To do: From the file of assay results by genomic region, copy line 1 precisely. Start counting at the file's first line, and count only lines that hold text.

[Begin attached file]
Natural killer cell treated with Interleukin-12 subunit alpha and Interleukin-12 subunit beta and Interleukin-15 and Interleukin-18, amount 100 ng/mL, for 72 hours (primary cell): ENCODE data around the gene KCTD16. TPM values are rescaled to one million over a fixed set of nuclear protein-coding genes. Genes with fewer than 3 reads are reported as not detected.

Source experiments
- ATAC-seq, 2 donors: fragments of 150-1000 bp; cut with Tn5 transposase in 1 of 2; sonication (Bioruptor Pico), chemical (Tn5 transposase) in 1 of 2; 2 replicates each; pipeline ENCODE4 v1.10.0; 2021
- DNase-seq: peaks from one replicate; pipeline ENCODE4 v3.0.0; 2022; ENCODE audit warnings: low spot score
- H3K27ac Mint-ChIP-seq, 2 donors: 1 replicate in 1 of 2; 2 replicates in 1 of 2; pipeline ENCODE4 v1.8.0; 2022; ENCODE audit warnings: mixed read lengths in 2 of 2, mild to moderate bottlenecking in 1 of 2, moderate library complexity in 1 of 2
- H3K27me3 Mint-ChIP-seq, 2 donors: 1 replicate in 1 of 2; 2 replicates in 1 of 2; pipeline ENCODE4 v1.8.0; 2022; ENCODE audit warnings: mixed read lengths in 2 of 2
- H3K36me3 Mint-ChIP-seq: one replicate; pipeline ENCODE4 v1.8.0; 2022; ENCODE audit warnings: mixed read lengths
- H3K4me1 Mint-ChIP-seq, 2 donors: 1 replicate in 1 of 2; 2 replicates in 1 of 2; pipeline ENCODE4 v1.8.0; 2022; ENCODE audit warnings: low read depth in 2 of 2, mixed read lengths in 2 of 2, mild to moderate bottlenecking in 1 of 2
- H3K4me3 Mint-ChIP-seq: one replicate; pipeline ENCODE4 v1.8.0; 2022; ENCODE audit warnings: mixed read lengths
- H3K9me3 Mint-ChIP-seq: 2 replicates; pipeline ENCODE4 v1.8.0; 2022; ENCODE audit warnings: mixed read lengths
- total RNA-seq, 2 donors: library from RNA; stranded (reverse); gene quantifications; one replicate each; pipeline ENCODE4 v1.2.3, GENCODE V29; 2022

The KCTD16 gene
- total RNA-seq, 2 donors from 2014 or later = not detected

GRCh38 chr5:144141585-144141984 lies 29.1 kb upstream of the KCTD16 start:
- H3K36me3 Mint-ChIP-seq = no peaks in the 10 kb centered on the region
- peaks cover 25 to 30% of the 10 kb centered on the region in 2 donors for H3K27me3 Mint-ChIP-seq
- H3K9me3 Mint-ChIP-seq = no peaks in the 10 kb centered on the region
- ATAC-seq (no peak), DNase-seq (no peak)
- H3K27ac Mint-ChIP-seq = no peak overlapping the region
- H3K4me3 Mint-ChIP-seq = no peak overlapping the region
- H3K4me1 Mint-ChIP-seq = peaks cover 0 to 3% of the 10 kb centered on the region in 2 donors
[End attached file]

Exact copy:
Natural killer cell treated with Interleukin-12 subunit alpha and Interleukin-12 subunit beta and Interleukin-15 and Interleukin-18, amount 100 ng/mL, for 72 hours (primary cell): ENCODE data around the gene KCTD16. TPM values are rescaled to one million over a fixed set of nuclear protein-coding genes. Genes with fewer than 3 reads are reported as not detected.